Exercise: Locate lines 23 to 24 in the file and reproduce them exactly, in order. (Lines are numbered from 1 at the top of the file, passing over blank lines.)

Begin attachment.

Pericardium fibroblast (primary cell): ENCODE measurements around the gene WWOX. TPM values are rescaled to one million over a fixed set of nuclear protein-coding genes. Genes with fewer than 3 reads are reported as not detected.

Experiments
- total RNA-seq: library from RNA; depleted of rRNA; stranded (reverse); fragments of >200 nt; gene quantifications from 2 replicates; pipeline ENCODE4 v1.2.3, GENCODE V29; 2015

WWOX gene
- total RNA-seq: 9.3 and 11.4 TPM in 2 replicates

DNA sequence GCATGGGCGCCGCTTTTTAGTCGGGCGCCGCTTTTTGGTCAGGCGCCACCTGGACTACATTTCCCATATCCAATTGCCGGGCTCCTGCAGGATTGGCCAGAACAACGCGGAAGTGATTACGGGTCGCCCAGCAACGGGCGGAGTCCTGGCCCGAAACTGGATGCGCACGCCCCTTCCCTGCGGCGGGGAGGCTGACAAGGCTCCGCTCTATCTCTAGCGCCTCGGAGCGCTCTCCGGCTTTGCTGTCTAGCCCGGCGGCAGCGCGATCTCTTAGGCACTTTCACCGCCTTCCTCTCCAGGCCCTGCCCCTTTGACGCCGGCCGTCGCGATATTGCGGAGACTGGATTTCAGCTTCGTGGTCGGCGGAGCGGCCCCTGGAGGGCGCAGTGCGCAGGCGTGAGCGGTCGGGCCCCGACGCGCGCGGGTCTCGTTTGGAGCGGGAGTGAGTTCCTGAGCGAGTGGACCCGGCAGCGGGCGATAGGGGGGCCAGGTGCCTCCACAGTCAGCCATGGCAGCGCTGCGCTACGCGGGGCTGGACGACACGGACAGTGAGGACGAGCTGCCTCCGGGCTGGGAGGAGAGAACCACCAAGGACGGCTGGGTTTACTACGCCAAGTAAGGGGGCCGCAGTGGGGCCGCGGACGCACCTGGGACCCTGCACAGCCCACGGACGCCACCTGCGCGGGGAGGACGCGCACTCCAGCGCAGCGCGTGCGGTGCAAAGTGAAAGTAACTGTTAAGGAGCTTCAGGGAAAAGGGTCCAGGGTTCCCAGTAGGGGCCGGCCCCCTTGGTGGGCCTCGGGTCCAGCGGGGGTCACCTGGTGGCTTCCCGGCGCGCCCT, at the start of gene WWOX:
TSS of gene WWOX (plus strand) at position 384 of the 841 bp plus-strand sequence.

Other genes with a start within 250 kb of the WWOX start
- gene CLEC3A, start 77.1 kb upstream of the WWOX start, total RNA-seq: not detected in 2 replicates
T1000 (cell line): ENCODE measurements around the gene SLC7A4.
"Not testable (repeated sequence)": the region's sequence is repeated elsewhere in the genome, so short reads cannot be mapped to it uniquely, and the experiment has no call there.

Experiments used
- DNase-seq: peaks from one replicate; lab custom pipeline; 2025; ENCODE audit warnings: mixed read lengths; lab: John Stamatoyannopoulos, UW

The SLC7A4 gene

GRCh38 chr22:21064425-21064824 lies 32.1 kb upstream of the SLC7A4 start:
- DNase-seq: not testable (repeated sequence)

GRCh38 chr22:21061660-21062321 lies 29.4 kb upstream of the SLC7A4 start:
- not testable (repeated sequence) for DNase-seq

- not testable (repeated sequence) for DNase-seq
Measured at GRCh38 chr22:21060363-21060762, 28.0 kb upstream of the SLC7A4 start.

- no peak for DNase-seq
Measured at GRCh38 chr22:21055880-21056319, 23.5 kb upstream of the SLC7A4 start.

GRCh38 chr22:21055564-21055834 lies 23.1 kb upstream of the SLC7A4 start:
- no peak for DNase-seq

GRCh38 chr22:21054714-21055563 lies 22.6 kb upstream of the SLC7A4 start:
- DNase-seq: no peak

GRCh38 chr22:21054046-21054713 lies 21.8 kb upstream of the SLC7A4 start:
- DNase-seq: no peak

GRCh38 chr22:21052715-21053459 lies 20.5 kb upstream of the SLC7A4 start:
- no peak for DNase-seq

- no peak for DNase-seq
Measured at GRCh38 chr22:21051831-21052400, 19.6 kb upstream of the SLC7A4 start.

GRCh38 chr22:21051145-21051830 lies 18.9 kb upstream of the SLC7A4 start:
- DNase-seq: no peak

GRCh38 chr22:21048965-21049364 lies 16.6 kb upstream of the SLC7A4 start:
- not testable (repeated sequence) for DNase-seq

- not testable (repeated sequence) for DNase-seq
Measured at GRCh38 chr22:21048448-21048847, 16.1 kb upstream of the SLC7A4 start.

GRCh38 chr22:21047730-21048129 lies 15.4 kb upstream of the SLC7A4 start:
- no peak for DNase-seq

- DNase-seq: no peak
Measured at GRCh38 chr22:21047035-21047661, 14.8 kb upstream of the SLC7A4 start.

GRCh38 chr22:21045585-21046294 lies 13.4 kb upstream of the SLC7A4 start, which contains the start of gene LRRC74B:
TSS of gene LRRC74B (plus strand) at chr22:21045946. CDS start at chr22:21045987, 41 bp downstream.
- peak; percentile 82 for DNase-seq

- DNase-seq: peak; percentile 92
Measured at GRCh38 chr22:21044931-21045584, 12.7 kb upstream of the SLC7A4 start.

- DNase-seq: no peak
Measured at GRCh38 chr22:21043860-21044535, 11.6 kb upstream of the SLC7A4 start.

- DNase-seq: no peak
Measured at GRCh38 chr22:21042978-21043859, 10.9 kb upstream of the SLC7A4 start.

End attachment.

GRCh38 chr22:21055564-21055834 lies 23.1 kb upstream of the SLC7A4 start:
- no peak for DNase-seq